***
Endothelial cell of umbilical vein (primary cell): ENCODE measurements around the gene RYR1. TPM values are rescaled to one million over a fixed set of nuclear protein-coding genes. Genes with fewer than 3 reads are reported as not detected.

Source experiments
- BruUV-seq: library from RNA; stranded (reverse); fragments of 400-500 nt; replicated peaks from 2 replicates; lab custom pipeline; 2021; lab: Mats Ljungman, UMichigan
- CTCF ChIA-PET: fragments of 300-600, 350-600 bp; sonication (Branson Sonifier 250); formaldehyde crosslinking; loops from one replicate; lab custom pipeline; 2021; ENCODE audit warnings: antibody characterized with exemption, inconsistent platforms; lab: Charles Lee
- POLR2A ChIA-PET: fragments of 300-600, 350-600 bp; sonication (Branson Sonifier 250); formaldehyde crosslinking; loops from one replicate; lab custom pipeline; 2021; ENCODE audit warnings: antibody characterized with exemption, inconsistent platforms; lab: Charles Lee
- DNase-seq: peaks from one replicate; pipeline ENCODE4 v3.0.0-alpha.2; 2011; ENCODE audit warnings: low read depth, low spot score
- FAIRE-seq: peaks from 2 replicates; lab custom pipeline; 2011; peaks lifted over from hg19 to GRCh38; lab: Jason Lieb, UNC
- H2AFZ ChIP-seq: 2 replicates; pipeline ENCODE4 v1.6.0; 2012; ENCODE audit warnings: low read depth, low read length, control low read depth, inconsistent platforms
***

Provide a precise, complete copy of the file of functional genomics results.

Endothelial cell of umbilical vein (primary cell): ENCODE measurements around the gene RYR1. TPM values are rescaled to one million over a fixed set of nuclear protein-coding genes. Genes with fewer than 3 reads are reported as not detected.

Source experiments
- BruUV-seq: library from RNA; stranded (reverse); fragments of 400-500 nt; replicated peaks from 2 replicates; lab custom pipeline; 2021; lab: Mats Ljungman, UMichigan
- CTCF ChIA-PET: fragments of 300-600, 350-600 bp; sonication (Branson Sonifier 250); formaldehyde crosslinking; loops from one replicate; lab custom pipeline; 2021; ENCODE audit warnings: antibody characterized with exemption, inconsistent platforms; lab: Charles Lee
- POLR2A ChIA-PET: fragments of 300-600, 350-600 bp; sonication (Branson Sonifier 250); formaldehyde crosslinking; loops from one replicate; lab custom pipeline; 2021; ENCODE audit warnings: antibody characterized with exemption, inconsistent platforms; lab: Charles Lee
- DNase-seq: peaks from one replicate; pipeline ENCODE4 v3.0.0-alpha.2; 2011; ENCODE audit warnings: low read depth, low spot score
- FAIRE-seq: peaks from 2 replicates; lab custom pipeline; 2011; peaks lifted over from hg19 to GRCh38; lab: Jason Lieb, UNC
- H2AFZ ChIP-seq: 2 replicates; pipeline ENCODE4 v1.6.0; 2012; ENCODE audit warnings: low read depth, low read length, control low read depth, inconsistent platforms